Incorporated as a city in 1907, Honolulu is the state's commercial and industrial hub and the headquarters for county, state, and regional federal government institutions. Its economy is tied to Asian and American markets. Military installations, including Pearl Harbor naval base, are important strategically and economically; Japan considered Pearl Harbor important enough to bomb in 1941. Honolulu International Airport is among the busiest U.S. airports. Tourism contributes to skyscraper hotels, shopping centers, and retail businesses. Honolulu harbor bustles with luxury cruise liners, freighters, and intra-island barges. Extensive docks and warehouses serve pineapple canneries, sugar refineries, garment manufacturers, dairy enterprises, and aluminum, cement, oil, and steel industries.

Educational institutions—the University of Hawaii, Chaminade University, and Hawaii Pacific University—contribute to research and development industries in astronomy, biomedicine, geophysics, oceanography, and satellite communications. World-class cultural institutions include Bishop Museum, a premier resource for Pacific culture studies; the Honolulu Academy of Arts, among the world's most beautiful museums; and the Iolani Palace, the only royal palace in the United States.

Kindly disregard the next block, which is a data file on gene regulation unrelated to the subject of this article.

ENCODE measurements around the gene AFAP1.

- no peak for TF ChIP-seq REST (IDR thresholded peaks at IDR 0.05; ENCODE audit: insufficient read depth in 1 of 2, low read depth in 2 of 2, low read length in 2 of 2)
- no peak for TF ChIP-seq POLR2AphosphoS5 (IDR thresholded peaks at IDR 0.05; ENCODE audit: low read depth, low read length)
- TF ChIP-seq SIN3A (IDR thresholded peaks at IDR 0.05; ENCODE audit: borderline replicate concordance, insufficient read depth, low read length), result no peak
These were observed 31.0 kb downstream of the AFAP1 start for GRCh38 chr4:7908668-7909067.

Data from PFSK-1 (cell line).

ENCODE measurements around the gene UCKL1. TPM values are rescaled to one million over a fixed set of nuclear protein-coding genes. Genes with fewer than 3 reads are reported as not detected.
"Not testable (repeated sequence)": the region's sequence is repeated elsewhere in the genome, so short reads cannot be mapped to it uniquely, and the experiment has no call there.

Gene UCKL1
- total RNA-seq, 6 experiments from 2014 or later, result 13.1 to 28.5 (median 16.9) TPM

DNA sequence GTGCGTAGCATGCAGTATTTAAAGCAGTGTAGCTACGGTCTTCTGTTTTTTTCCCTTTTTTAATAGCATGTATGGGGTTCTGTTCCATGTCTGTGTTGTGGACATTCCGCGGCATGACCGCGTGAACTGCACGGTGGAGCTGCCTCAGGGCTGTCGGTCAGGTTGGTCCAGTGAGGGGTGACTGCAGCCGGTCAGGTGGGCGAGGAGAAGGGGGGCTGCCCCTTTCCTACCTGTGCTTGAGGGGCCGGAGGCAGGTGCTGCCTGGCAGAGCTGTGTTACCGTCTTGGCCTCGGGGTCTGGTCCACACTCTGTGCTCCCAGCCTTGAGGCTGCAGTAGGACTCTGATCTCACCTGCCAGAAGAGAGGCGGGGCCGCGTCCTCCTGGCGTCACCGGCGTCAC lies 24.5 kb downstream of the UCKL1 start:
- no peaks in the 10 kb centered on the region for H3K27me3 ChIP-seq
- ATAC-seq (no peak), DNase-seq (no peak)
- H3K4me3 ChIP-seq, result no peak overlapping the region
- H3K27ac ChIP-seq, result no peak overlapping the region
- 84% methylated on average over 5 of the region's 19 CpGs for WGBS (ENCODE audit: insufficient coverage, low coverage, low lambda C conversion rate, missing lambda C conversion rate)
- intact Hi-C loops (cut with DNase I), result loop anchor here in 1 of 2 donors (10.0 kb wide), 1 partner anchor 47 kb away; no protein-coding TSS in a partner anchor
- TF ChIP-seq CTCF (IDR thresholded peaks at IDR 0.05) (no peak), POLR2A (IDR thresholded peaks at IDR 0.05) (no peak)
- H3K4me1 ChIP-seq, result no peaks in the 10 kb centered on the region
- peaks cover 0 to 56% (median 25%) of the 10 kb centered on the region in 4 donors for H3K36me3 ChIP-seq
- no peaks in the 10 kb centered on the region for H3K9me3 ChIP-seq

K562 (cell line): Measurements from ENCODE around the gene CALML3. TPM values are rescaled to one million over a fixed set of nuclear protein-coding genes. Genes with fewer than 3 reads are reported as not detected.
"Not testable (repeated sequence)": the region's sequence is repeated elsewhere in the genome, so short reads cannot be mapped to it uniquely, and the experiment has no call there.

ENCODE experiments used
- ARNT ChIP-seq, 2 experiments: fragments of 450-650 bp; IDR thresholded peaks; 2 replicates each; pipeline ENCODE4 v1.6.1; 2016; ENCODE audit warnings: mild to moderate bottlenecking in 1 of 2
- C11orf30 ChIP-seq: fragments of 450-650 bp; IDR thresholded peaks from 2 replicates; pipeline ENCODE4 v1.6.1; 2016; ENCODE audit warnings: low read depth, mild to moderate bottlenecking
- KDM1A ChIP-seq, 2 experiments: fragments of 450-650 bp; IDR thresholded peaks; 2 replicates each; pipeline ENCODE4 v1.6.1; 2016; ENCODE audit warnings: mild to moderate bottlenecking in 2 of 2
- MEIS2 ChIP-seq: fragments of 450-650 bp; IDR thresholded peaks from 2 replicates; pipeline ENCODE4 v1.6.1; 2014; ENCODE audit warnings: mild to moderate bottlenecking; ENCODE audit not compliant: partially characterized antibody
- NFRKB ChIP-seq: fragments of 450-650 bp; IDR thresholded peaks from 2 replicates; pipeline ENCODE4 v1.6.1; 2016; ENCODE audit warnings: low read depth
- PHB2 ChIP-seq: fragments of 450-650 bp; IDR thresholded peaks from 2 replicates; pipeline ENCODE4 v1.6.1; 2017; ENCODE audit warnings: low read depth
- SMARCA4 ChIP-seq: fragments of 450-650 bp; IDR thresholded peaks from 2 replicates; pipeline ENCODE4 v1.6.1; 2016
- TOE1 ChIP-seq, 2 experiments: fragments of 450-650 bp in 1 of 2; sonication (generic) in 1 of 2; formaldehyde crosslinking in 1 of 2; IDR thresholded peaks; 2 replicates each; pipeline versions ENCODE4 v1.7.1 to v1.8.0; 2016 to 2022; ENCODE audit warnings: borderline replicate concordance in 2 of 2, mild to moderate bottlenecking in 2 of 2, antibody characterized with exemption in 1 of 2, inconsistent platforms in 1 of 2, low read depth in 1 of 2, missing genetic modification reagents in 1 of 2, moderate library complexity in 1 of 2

A temperate climate of from seventy-two to seventy-eight degrees year-round supports agriculture and out-door recreation. But like most cities in the early twenty-first century, Honolulu faces environmental and social issues such as urban sprawl, water quality, and open space preservation.